There was quite a bit of controversy at the third round of the D1GP USA tour in Chicago back on August 1st, apparently there was a bit of confusion between Team Orange’s driver Kazuhiro Tanaka who was beaten by the rising American star Forest Wang. The Japanese professional drifter thought that a One More Time was in order but the judges felt otherwise. The worst part of all is that a lack of communication between the driver and the D1 official at the starting line, most likely due to a translation issue.

Team Orange D1GP USA Chicago scandal in the windy city results in $17,500 in fines
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In a sport where the prize money in no way justifies the competition, the majority of these extreme athletes are out there on the track because they have something more important than money pushing them forward, their egos. The last thing that a professional athlete traveling across the Pacific wants is to be defeated by an amateur, especially if they are an American. By standing in the way of the man from Japan, the course worker should have known that no matter how many all access passes he is wearing around his neck the man in front of him is in one of the most professional cars in the event, and he didn’t get in that ride overnight.

Tanaka was apparently revving the engine of his Subaru and gently nudging the track official out of the way with the orange car’s front bumper. During the protest from the official one of the Team Orange mechanics attempted to lower the man’s hands for him and in coming into contact with the D1 representative Tanaka was disqualified.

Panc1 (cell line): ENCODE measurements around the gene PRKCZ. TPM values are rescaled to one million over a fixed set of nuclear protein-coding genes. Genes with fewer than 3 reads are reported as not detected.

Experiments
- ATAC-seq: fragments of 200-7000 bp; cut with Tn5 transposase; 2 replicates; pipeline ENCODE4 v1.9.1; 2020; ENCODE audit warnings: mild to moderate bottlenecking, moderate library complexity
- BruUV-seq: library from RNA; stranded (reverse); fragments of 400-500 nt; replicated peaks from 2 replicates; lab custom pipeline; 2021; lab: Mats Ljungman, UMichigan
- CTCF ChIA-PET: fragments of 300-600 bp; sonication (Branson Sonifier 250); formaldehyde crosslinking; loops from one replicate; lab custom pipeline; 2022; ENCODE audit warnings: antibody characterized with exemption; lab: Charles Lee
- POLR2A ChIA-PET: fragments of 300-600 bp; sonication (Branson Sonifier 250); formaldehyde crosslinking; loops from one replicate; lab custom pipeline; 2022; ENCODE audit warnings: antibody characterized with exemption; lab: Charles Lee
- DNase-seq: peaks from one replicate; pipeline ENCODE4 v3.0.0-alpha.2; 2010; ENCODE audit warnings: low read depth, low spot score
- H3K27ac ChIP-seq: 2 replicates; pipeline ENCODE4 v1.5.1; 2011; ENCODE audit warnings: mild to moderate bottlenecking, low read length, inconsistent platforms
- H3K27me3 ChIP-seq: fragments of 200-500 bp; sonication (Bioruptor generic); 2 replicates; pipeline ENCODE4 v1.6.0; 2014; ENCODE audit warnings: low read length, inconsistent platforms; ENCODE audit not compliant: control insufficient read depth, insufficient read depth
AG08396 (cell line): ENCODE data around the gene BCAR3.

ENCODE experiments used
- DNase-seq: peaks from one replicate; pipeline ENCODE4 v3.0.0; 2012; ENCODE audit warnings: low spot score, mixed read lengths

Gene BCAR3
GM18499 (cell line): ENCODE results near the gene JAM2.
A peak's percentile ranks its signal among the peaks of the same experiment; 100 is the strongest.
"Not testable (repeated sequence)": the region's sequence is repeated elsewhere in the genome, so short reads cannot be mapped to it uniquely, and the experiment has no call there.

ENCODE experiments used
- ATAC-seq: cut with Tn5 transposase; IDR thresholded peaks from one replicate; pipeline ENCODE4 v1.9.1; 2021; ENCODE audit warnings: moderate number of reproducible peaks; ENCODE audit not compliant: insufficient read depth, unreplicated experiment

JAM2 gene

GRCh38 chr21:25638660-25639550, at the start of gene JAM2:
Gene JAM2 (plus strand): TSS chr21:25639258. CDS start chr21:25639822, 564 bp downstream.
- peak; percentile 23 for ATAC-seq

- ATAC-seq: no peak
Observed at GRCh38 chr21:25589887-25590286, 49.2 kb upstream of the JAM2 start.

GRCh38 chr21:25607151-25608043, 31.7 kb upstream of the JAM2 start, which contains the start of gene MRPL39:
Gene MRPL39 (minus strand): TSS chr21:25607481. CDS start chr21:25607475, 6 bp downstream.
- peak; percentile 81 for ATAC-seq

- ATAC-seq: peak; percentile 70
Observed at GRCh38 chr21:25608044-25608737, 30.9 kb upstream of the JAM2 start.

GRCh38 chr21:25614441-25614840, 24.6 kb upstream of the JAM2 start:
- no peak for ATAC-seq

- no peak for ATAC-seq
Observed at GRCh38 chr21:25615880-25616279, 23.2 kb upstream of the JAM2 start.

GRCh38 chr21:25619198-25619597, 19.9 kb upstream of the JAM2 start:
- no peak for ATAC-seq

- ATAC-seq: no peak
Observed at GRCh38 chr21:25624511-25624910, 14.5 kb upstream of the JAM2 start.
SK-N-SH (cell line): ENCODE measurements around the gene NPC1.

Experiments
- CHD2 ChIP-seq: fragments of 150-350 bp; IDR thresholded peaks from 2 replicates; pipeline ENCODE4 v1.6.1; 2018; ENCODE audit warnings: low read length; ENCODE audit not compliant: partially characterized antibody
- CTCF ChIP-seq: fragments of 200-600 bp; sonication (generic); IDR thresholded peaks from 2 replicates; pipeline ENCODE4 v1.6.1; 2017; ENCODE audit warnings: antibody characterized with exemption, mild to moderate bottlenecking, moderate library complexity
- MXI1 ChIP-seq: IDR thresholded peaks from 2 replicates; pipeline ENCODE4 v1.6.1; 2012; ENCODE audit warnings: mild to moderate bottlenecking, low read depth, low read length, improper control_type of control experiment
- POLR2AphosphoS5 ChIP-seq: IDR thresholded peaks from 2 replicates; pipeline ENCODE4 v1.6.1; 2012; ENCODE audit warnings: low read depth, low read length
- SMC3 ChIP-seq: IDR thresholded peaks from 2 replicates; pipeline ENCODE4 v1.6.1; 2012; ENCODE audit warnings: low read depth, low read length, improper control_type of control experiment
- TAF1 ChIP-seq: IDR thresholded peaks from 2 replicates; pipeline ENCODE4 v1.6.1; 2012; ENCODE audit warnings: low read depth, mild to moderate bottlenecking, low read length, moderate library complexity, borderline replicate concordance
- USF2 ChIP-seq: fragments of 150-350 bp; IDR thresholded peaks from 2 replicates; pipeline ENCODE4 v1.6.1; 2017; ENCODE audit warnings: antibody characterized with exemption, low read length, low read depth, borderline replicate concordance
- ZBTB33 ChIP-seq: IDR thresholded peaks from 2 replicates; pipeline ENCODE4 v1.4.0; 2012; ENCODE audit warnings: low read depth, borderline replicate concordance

See PRESS RELEASE below for details on fine

Continued after the jump with press release and video.

Team Orange D1GP USA Chicago scandal in the windy city results in $17,500 in fines
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The real bad news began when the Team Orange captain Nobushige Kumakubo refused to line up against Mr. Wang because of the prior controversy where his teammate was disqualified and resulted in fines totaling $17,500. After about 40 minutes of the orange car failing to show up to the line Wang was allowed to advance directly into the finals in a match made for Nissan enthusiasts pitting the American’s turbocharged S14 against Nomuken’s 4 door R34 Skyline. The crowd felt that the proceedings were a bit of proverbial b.s. and made their thoughts known vocally. Amidst the chanting, the monkey man himself almost didn’t run, waiting over 20 minutes to get to the starting line until the rowdy crowd had calmed down.

Team Orange D1GP USA Chicago scandal in the windy city results in $17,500 in fines
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It was a little whack that Kumakubo didn’t run. Perhaps as the man who writes the checks, he knew better than to go out there and face an opponent where some bad blood would lead to some expensive damage. Perhaps it was an inside conspiracy in order to set up the internationally diverse podium with a japanese flag on top , followed by the star spangled banner in second and a Swede in third.

Team Orange D1GP USA Chicago scandal in the windy city results in $17,500 in fines